Christopher Lasch on the Humanities

2c7ec-laschnarcissismThings have not changed much in since Lasch wrote his 1979 best-seller The Culture of Narcissism

In the humanities, demoralization has reached the point of a general admission that humanistic study has nothing to contribute to an understanding of the modern world. Philosophers no longer explain the nature of things or pretend to tell us how to live. Students of literature treat the text not as a representation of the real world but as a reflection of the artist’s inner state of mind.  Historians admit to a ‘sense of the irrelevance of history,’ in David Donald’s words, ‘and of the bleakness of the new era we are entering.’  Because liberal culture has always depended so heavily on the study of history, the collapse of that culture finds an especially poignant illustration in the collapse of the historical faith, which formerly surrounded the record of public events with an aura of moral dignity, patriotism, and political optimism.  Historians in the past assumed that men learned from their previous mistakes.  Now that the future appears troubled and uncertain, the past appears ‘irrelevant’ even to those who devote their lives to investigating it.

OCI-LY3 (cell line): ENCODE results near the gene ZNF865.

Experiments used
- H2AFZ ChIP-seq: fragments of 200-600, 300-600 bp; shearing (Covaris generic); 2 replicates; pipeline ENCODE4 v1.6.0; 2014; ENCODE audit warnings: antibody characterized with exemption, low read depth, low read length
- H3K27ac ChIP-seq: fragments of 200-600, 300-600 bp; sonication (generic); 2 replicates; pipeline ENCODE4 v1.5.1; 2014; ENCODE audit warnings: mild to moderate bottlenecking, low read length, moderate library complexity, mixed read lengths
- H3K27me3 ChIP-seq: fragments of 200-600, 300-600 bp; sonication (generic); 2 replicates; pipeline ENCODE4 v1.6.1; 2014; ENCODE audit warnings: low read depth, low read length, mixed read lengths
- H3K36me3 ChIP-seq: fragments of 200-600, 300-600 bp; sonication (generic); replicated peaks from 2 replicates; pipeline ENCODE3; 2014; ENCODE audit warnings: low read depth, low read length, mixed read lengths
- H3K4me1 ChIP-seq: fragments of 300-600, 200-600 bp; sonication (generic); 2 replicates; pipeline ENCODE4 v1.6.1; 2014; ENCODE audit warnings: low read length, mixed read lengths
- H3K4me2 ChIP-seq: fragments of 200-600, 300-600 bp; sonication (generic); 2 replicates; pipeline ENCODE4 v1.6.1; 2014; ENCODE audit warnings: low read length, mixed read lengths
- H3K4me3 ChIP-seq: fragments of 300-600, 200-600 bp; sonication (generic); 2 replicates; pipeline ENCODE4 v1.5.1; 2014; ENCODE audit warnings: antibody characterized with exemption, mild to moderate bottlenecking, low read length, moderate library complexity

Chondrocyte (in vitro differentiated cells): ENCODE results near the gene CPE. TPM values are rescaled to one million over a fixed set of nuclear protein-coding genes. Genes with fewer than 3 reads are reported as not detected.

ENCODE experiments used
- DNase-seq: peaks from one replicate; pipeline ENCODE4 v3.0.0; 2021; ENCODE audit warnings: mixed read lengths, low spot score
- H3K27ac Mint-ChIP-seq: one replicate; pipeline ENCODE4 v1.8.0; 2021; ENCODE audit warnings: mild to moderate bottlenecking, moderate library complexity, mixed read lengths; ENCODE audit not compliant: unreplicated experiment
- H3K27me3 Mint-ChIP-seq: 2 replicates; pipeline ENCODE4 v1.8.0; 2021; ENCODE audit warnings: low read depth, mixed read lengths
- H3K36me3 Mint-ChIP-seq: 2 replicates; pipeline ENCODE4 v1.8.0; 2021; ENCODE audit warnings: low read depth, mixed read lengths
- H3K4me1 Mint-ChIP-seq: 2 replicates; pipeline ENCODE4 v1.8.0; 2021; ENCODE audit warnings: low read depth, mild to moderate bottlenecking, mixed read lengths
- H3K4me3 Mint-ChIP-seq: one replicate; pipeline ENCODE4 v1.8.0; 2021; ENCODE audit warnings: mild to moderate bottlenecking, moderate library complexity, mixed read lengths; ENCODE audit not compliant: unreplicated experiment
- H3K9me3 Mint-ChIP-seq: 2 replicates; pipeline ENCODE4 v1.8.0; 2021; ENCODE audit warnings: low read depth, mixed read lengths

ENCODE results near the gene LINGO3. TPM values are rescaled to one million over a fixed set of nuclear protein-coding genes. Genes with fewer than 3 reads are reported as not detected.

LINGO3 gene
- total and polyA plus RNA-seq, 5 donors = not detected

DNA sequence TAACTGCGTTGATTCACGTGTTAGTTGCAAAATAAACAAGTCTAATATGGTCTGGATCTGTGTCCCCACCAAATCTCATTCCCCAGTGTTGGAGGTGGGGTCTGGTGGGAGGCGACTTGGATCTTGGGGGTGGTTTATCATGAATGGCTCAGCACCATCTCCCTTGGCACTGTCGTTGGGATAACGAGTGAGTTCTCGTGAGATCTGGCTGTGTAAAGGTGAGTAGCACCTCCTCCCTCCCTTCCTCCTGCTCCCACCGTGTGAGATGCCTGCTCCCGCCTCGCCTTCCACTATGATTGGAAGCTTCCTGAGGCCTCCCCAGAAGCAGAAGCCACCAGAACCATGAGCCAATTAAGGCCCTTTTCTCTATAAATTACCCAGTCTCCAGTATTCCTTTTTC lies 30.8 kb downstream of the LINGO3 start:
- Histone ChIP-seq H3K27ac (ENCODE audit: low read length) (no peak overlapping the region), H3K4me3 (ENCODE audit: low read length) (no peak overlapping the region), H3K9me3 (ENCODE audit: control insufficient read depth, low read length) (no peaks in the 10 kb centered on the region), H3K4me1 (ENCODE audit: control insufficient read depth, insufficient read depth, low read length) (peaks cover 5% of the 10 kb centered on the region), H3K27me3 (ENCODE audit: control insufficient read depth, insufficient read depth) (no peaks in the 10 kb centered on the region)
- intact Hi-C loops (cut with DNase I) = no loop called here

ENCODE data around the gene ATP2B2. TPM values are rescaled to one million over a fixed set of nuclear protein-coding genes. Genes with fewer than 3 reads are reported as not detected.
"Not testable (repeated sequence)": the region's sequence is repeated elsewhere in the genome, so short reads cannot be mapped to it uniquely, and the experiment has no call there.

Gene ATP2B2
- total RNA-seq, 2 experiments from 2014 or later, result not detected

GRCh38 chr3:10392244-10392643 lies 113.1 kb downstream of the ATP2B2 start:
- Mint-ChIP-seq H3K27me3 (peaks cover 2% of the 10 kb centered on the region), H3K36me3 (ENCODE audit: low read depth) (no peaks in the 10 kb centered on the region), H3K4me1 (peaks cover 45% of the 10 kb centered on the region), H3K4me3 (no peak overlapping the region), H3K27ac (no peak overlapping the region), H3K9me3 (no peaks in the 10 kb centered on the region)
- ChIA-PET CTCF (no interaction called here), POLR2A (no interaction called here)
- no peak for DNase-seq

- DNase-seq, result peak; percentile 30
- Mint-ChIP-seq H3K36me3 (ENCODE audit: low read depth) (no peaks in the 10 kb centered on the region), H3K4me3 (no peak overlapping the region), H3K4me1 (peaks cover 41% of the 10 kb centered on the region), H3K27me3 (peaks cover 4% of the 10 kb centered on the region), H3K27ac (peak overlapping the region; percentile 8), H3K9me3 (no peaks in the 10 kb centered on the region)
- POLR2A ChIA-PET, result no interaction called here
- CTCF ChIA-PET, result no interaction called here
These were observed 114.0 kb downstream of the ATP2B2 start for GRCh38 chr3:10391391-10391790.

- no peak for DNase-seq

Lasch, Culture of Narcissism: American Life in an Age of Diminishing Expectations, 19.